Monday, March 8, 2010
Some thoughts on current releases:
1. Shutter Island-Martin Scorsese has spent the better part of the last fifteen years in a lull. The Departed was a crackerjack entertainment and No Direction Home was a terrific documentary, but otherwise you have to go back to Casino to find a truly great Scorsese film. Shutter Island is an enjoyable potboiler starring, once again, Leonardo DiCaprio (it's starting to feel like the director is afraid to make a movie without Leo). It's a taut thriller with a trick ending, but every bit of it feels superfluous. Part of the problem is that Scorsese is always going full throttle. This quality gives his best work the feel of real urgency, but it makes his lesser films annoyingly insistent about nothing. The worst thing about Scorsese these days is the way the marketing boys have decided to use his past glory as a selling point for sub-par new movies. I'm happy that this great American artist--who made some of the finest films of the 20th century--is finally enjoying fame and fortune, but we shouldn't act as if he's making the kinds of films that made him such a legend in the first place. Watching a film like Shutter Island is like listening to one of those duet albums by an aging icon like BB King or George Jones where the old genius noodles away with some overawed younger artist. The old guy gets to make a buck, and the young guy gets to say he played with a master, but no one much cares about the result.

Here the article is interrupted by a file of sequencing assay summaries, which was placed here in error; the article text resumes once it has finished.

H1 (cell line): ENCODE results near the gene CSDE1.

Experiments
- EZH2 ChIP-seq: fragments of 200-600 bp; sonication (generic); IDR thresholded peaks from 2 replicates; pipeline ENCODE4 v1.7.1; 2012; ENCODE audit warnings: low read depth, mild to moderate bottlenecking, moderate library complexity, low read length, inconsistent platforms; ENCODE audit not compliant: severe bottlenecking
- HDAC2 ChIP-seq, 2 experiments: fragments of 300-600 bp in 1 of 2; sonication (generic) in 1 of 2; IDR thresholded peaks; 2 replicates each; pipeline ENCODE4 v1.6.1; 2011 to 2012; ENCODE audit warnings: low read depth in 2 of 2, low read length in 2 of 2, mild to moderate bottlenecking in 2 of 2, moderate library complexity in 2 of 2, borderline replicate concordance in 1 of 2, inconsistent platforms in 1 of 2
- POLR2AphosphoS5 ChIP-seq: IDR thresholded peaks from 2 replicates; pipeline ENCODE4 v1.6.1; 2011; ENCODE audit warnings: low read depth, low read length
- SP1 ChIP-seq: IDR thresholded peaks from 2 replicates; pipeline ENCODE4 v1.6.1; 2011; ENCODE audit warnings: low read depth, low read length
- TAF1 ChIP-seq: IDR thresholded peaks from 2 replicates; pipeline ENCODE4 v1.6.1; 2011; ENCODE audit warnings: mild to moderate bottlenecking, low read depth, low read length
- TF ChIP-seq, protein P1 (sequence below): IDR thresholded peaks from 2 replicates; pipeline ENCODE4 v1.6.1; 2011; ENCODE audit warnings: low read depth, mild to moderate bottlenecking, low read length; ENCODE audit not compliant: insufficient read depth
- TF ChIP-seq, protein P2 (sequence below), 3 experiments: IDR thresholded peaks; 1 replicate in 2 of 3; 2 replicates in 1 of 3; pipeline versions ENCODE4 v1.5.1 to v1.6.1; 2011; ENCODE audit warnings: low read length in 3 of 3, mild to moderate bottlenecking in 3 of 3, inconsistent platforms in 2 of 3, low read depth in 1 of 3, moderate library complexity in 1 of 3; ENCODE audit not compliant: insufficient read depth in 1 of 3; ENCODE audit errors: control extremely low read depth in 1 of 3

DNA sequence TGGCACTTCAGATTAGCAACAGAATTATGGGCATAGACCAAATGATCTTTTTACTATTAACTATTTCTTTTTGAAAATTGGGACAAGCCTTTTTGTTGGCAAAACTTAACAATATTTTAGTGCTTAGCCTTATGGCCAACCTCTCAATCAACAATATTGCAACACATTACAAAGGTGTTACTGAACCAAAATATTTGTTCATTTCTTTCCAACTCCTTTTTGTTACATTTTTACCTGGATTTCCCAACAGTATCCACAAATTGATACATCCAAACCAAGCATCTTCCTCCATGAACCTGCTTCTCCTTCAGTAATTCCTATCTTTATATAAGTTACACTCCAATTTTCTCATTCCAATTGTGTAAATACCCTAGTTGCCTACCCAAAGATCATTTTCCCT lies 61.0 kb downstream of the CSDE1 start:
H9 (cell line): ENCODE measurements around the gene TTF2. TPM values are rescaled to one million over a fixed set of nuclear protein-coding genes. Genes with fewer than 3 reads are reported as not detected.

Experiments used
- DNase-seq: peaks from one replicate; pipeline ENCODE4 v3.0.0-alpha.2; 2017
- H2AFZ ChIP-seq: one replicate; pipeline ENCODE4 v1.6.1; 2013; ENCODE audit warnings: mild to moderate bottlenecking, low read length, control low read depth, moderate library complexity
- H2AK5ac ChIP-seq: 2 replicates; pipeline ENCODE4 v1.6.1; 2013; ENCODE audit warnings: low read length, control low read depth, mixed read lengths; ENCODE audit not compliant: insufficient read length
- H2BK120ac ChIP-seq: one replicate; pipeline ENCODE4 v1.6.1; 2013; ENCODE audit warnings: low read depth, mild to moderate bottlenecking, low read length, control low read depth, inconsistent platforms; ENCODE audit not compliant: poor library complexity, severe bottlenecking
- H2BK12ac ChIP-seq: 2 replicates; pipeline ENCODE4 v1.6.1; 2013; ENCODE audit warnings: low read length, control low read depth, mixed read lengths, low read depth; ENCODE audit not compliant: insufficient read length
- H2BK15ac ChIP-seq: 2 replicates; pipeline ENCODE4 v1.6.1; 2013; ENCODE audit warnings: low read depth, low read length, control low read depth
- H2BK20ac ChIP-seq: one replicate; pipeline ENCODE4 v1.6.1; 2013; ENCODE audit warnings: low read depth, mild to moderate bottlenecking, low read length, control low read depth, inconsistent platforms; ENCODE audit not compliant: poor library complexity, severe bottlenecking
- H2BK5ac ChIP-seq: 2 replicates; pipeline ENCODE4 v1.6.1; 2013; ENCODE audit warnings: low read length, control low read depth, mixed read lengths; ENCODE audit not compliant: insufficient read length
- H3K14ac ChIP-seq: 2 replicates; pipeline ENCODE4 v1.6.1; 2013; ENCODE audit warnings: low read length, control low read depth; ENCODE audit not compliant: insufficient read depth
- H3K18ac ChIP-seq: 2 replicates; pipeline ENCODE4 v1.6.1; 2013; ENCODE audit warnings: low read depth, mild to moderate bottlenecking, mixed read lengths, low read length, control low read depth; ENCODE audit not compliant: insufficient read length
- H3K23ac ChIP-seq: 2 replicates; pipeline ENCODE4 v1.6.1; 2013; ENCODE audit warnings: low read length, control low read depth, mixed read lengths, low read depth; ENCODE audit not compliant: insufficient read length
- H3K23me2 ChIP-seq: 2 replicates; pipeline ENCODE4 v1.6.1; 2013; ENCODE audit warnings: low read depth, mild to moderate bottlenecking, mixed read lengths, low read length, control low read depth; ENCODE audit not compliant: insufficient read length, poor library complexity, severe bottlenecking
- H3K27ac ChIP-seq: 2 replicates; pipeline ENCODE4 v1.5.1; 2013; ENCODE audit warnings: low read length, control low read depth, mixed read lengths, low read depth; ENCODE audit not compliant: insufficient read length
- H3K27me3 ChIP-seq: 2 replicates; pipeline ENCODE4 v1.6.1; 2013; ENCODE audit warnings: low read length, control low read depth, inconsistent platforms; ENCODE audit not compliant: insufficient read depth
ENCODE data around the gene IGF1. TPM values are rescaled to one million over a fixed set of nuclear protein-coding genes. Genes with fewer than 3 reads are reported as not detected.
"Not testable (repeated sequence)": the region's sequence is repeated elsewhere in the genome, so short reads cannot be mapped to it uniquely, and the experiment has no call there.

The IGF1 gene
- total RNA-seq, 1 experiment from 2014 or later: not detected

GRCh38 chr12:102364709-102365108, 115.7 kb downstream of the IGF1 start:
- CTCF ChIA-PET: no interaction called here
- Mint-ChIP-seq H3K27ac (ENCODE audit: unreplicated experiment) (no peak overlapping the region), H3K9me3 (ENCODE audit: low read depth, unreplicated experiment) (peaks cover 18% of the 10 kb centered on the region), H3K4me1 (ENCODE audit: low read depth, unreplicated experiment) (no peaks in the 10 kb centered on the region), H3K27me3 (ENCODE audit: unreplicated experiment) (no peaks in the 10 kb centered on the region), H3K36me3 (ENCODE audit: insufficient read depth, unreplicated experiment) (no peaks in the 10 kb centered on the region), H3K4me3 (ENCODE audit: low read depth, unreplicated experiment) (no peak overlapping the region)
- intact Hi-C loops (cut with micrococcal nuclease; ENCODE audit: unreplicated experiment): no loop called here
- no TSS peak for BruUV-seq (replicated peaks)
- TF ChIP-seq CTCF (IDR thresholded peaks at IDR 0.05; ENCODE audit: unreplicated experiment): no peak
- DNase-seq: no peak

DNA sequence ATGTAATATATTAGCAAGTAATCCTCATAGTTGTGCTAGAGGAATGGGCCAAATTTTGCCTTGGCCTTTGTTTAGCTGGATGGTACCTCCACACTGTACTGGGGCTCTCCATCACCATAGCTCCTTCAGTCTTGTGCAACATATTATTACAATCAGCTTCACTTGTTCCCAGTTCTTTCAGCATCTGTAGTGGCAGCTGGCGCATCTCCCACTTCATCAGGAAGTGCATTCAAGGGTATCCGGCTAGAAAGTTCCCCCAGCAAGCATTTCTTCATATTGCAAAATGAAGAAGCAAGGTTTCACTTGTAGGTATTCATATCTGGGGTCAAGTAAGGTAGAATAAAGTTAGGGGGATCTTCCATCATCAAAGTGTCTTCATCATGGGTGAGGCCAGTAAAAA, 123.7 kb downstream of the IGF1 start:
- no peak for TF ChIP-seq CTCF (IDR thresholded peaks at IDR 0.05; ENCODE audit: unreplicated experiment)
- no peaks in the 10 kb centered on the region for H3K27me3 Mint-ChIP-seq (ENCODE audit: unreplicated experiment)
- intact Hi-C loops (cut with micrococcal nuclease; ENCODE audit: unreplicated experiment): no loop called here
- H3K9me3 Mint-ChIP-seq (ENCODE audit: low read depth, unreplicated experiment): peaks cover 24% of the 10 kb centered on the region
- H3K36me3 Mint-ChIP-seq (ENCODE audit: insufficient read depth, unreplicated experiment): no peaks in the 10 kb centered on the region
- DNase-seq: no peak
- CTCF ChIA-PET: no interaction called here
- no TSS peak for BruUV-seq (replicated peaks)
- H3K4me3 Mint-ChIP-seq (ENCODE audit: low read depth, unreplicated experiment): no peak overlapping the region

2. The White Ribbon-It's probably not good for my feelings about Shutter Island that I saw it on the same day I saw Michael Haneke's chilling and brilliant new film, The White Ribbon. It's about a series of odd occurrences in a small village in Germany in the years leading up to WWI, and it is as quiet and disturbing as Bergman's The Silence. Haneke's camera moves only when it needs to, seeming to pin us to images that unfold pitilessly in front of the camera. The director, working with cinematographer Christian Berger, shoots in a pristine black and white that reflects the sterile surface of this society. Underneath that veneer is an interwoven community choking on secrets and lies, all given shelter and power by the sanctions of class and religion. This is the kind of film that rarely raises its voice but still had my hands sweating--and people gasping throughout the theater. The theme of the film, ultimately, is the way in which children are always at the mercy of adults, regardless of the quality of those adults. After all, no matter how cruel, stupid, or untrustworthy they may be, everyone becomes an adult by virtue of living past the age of 18 or so. That disjunction has been the cause of untold misery since the world began, and it will never go away, yet we so rarely see it acknowledged in art. Haneke's film, brutal in emotion but never explicit in effect, is a masterpiece. If you can see it, you should.